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(article, Culinate staff)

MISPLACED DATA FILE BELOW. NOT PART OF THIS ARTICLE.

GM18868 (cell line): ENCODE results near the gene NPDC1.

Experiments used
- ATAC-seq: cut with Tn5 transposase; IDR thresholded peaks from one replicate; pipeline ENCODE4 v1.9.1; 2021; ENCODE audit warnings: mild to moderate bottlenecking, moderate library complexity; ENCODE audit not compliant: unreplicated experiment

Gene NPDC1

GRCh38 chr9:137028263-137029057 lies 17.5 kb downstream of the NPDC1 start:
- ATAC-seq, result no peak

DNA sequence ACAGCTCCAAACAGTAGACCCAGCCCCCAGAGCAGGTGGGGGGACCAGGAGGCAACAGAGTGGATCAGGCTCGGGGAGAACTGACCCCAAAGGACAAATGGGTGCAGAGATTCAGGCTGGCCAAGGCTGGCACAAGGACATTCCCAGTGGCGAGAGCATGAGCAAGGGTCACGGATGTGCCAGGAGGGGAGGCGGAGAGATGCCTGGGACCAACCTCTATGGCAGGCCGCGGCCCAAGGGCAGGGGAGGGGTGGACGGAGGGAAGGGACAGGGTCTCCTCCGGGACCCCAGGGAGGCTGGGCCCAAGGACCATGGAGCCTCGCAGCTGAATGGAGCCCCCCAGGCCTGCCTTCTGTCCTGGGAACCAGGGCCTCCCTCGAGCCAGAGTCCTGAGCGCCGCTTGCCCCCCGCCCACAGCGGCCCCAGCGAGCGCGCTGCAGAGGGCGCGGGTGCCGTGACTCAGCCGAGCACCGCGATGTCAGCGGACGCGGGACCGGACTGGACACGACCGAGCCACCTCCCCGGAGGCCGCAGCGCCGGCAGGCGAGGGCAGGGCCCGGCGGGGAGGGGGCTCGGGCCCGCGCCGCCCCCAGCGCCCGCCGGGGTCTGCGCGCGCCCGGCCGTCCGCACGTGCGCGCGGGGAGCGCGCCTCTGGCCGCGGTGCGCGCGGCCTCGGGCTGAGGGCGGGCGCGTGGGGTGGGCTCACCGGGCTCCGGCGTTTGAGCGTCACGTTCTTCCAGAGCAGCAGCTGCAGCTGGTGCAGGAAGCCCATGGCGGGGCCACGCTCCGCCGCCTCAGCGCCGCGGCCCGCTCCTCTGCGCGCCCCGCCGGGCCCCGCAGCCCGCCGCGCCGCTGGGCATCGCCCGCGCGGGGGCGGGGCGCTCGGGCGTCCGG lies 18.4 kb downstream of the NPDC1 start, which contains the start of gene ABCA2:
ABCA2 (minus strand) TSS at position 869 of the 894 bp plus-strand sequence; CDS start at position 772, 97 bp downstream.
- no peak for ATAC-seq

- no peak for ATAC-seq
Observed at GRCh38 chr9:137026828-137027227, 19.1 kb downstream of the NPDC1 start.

The January 2011 edition of Consumer Reports magazine features one of the nonprofit's trademark exhaustive studies into a particular safety topic, in this case the possible hazards of glass bakeware. (No, you can't find it online; so far, the story is available to paper subscribers only.) The CR findings? That tempered-glass bakeware — specifically the Pyrex and Anchor Hocking brands — is simply too dangerous to have in your kitchen. Not only, CR concluded, are there too many confusing restrictions on proper use of the popular baking dishes — among others, don't put them in an oven that hasn't preheated fully, don't set a hot glass dish on any surface that isn't shielded by a dry cloth or potholder, and don't cook anything without some liquid in the glass pan, yet don't add liquid to hot glassware — but when a dish breaks, it's apt to do so explosively, causing not only burns from hot food but cuts and stab wounds from flying glass. (Sadly, this issue isn't new; ConsumerAffairs.com reported on the problem two years ago.) In the January issue, Consumer Reports also revisited the ongoing issue of methylmercury in fish, reminding consumers not to eat canned tuna along with swordfish, shark, tilefish, and king mackerel. Left out, however, was any mention of Pacific Northwest albacore tuna, a fish often touted as being low in mercury.